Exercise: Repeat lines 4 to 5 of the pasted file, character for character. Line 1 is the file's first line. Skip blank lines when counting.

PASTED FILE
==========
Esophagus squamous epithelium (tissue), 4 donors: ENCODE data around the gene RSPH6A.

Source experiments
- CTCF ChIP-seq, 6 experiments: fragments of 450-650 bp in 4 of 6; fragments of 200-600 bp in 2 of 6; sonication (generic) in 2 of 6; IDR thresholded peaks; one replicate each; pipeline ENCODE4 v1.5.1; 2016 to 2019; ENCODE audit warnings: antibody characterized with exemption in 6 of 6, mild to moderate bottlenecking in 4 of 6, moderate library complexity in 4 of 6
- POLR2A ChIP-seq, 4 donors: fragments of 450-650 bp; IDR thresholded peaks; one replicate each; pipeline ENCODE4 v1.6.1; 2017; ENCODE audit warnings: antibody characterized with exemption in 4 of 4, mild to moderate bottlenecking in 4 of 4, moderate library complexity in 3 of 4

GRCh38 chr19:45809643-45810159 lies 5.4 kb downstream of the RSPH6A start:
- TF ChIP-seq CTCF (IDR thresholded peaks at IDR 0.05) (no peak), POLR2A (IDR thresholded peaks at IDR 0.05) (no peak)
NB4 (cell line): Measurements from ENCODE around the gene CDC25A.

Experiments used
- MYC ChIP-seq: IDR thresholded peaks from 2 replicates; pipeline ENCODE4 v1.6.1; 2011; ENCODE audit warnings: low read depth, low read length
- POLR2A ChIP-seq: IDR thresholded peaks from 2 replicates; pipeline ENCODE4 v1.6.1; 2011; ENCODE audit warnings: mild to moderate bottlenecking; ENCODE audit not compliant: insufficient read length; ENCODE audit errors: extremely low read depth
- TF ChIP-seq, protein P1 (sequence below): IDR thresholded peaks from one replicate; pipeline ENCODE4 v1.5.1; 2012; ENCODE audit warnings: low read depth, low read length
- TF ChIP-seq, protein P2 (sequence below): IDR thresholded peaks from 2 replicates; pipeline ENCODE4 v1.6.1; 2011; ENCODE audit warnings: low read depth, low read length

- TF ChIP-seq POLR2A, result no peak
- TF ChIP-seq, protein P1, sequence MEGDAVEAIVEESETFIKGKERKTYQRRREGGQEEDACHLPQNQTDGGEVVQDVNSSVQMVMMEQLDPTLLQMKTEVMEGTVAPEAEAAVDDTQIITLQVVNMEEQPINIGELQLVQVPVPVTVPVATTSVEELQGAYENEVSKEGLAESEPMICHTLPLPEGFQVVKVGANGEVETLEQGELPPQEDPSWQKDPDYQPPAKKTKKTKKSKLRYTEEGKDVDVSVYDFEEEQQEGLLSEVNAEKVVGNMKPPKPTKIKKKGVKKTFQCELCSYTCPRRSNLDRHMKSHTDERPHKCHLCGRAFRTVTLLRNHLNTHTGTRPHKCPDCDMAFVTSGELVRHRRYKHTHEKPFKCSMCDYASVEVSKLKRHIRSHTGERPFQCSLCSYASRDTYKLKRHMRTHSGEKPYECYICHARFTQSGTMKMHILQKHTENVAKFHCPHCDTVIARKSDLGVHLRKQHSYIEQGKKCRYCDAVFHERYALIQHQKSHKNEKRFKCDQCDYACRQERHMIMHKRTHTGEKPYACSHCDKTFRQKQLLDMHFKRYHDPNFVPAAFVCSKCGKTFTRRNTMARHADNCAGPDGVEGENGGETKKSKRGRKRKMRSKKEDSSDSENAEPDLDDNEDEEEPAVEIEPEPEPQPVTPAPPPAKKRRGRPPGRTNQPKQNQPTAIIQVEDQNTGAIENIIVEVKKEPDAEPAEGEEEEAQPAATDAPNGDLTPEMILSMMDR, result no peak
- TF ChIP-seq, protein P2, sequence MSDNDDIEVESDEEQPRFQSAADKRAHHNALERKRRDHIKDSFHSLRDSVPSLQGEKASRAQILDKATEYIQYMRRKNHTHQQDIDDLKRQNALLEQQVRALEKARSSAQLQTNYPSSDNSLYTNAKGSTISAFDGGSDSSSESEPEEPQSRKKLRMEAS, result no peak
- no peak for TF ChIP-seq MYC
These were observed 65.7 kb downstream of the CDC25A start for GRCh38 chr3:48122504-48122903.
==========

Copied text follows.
- POLR2A ChIP-seq, 4 donors: fragments of 450-650 bp; IDR thresholded peaks; one replicate each; pipeline ENCODE4 v1.6.1; 2017; ENCODE audit warnings: antibody characterized with exemption in 4 of 4, mild to moderate bottlenecking in 4 of 4, moderate library complexity in 3 of 4

GRCh38 chr19:45809643-45810159 lies 5.4 kb downstream of the RSPH6A start: